The meeting place of the Allegheny, Monongahela, and Ohio Rivers became a key location as three empires struggled to control the Ohio country.
George Washington first visited the Forks on November 22, 1753 and said, “I spent some time in viewing the rivers, and the land in the Fork, which I think extremely well situated for a fort, as it has the absolute command of both rivers.”
Washington’s words made a strong impression on Virginia Gov. Robert Dinwiddie, who rushed a company of militia under Capt. William Trent to the Forks in the spring of 1754. Trent constructed a small stockade fort, which the French promptly captured and demolished. In its place they constructed the formidable Fort Duquesne, which served as the southernmost in a vertical line of forts built from Lake Erie south—and an exclamation point to French intentions in the area. George Washington would lead an army against Fort Duquesne later in the year, only to lose at Fort Necessity 60 miles southeast of the Forks.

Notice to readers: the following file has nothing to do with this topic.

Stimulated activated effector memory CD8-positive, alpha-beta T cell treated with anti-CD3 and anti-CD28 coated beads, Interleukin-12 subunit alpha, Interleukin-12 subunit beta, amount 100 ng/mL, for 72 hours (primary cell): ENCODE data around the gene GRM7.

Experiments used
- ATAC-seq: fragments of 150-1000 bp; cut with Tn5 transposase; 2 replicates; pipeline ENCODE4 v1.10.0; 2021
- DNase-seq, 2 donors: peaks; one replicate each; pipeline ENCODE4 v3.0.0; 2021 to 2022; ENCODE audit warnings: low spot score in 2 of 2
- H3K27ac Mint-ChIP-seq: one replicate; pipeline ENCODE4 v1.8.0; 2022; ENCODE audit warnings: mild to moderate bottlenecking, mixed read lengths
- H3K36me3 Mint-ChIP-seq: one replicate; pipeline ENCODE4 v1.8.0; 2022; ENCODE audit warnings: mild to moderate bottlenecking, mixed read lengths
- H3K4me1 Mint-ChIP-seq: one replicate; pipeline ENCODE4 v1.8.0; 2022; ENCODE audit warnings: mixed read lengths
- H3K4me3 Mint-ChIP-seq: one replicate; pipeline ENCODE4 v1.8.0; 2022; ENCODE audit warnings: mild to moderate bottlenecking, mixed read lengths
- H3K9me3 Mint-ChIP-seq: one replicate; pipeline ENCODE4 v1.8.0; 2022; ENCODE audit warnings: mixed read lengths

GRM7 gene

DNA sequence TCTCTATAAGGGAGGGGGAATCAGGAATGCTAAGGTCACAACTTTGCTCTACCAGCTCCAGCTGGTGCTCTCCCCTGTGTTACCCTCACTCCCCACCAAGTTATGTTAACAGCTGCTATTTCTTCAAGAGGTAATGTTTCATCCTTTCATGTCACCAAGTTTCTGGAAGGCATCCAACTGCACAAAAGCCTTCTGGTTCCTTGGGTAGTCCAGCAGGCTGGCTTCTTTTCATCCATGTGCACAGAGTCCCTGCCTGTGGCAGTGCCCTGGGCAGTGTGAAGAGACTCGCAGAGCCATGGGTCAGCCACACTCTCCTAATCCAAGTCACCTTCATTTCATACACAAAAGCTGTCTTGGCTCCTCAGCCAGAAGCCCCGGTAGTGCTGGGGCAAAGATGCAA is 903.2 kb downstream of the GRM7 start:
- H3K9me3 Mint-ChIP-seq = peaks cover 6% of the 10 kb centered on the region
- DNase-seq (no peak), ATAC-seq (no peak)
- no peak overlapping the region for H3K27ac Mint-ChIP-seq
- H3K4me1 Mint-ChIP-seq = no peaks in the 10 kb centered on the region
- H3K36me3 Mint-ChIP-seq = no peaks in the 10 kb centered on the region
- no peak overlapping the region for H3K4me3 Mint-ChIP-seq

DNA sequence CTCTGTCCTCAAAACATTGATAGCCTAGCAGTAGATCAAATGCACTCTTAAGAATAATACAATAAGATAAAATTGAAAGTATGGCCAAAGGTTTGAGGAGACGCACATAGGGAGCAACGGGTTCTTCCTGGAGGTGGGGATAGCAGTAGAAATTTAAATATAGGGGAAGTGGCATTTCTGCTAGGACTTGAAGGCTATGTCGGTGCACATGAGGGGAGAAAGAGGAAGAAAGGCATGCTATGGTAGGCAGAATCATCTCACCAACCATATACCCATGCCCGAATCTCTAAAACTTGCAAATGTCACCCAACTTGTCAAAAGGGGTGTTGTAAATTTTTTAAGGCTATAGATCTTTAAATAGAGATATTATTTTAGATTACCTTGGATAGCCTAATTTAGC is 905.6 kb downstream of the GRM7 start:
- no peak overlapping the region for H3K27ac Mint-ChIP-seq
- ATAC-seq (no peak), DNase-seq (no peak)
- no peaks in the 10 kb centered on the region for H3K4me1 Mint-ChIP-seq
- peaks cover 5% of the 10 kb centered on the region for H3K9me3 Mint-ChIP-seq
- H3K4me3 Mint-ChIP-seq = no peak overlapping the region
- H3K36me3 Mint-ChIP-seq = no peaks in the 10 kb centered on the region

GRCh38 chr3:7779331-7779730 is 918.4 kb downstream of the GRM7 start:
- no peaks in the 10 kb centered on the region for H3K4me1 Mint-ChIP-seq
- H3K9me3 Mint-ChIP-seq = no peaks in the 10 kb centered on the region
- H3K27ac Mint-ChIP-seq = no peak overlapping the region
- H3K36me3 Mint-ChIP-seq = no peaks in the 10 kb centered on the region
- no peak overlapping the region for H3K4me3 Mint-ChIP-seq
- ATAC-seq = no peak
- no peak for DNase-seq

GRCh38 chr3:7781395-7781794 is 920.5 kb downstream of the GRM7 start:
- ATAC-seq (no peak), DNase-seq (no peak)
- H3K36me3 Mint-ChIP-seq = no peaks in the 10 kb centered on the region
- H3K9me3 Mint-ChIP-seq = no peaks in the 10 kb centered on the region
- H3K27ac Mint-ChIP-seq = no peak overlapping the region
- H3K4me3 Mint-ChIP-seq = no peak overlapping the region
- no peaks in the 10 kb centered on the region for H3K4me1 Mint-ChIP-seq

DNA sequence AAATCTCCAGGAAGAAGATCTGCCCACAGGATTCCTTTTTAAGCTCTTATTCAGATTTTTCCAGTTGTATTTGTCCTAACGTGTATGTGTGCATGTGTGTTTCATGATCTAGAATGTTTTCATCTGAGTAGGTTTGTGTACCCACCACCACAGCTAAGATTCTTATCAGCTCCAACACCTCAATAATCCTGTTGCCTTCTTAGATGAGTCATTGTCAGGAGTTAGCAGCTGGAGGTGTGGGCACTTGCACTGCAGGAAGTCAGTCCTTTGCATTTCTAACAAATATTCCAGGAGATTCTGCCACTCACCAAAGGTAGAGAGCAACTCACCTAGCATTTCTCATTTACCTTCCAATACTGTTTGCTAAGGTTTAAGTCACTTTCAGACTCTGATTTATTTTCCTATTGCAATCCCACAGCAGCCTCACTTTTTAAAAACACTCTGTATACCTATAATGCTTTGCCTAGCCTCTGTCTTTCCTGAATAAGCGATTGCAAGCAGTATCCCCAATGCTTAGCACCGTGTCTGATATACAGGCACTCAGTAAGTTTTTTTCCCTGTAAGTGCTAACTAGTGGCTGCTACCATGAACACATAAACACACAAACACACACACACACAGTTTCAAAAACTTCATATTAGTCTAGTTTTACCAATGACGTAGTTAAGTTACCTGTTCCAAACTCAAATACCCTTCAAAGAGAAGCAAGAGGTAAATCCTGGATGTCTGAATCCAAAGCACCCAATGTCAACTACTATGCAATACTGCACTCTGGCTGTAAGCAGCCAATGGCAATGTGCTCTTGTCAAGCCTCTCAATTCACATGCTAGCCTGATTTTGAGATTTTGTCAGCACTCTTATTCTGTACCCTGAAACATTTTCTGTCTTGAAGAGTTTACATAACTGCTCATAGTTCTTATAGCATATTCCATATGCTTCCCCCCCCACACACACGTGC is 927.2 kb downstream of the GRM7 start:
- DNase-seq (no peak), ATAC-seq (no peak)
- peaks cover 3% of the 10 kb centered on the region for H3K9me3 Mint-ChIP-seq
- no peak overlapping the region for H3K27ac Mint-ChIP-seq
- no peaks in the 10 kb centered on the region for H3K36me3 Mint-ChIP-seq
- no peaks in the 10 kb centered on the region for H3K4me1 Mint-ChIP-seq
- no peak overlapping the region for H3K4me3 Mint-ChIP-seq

The following year, Gen. Braddock’s army marched within seven miles of Fort Duquesne before being resoundingly defeated.
Fort Duquesne finally fell on November 25, 1758 to the British army of Gen. John Forbes, and the Forks of the Ohio became the site of the massive Fort Pitt, as well as the newly born city of Pittsburgh, Pennsylvania.